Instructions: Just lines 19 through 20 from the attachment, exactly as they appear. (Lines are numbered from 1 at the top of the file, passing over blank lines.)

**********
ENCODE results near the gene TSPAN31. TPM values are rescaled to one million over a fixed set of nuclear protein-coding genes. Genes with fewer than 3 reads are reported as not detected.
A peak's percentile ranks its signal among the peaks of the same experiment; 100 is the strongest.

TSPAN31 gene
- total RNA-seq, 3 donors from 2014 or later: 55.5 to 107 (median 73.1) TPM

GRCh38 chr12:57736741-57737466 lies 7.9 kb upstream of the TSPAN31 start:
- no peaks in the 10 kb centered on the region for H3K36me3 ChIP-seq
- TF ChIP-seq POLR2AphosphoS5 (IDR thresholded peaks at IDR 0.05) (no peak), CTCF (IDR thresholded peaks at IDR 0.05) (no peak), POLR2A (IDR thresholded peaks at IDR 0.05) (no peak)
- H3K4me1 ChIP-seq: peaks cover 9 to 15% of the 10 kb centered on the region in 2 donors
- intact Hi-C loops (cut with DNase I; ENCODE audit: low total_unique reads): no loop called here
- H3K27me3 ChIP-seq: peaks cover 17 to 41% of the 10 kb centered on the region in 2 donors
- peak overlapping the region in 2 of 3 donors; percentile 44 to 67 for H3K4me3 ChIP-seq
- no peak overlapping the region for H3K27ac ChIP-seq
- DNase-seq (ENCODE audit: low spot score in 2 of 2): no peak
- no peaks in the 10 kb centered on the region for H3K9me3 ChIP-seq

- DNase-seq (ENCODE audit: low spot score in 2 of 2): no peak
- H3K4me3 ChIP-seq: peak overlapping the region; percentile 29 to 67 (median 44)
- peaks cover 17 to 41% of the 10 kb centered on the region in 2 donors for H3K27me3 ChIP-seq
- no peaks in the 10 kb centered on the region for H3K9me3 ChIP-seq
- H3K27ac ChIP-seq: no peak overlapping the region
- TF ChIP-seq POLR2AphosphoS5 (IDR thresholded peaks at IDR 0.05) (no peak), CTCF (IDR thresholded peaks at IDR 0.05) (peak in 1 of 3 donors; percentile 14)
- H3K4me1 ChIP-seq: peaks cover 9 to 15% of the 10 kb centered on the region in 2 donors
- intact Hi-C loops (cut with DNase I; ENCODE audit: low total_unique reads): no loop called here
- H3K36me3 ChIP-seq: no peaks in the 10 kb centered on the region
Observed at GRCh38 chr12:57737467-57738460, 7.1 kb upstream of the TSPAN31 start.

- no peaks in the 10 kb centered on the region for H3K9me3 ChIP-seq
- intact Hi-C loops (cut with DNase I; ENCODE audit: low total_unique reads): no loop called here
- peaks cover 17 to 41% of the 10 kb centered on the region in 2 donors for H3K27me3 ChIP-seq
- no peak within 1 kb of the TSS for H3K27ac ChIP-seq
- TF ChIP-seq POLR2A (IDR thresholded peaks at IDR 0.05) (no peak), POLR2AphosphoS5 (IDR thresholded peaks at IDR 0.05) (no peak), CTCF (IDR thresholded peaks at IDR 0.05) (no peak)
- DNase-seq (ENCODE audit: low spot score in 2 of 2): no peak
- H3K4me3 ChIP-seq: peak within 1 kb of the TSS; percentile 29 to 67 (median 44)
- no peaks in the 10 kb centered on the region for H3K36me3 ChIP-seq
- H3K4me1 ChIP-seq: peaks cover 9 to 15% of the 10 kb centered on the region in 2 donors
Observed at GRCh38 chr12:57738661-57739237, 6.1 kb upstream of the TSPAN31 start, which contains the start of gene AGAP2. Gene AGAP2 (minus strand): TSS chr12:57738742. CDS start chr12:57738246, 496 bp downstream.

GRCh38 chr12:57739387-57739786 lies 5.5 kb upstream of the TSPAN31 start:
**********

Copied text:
- H3K27ac ChIP-seq: no peak overlapping the region
- TF ChIP-seq POLR2AphosphoS5 (IDR thresholded peaks at IDR 0.05) (no peak), CTCF (IDR thresholded peaks at IDR 0.05) (peak in 1 of 3 donors; percentile 14)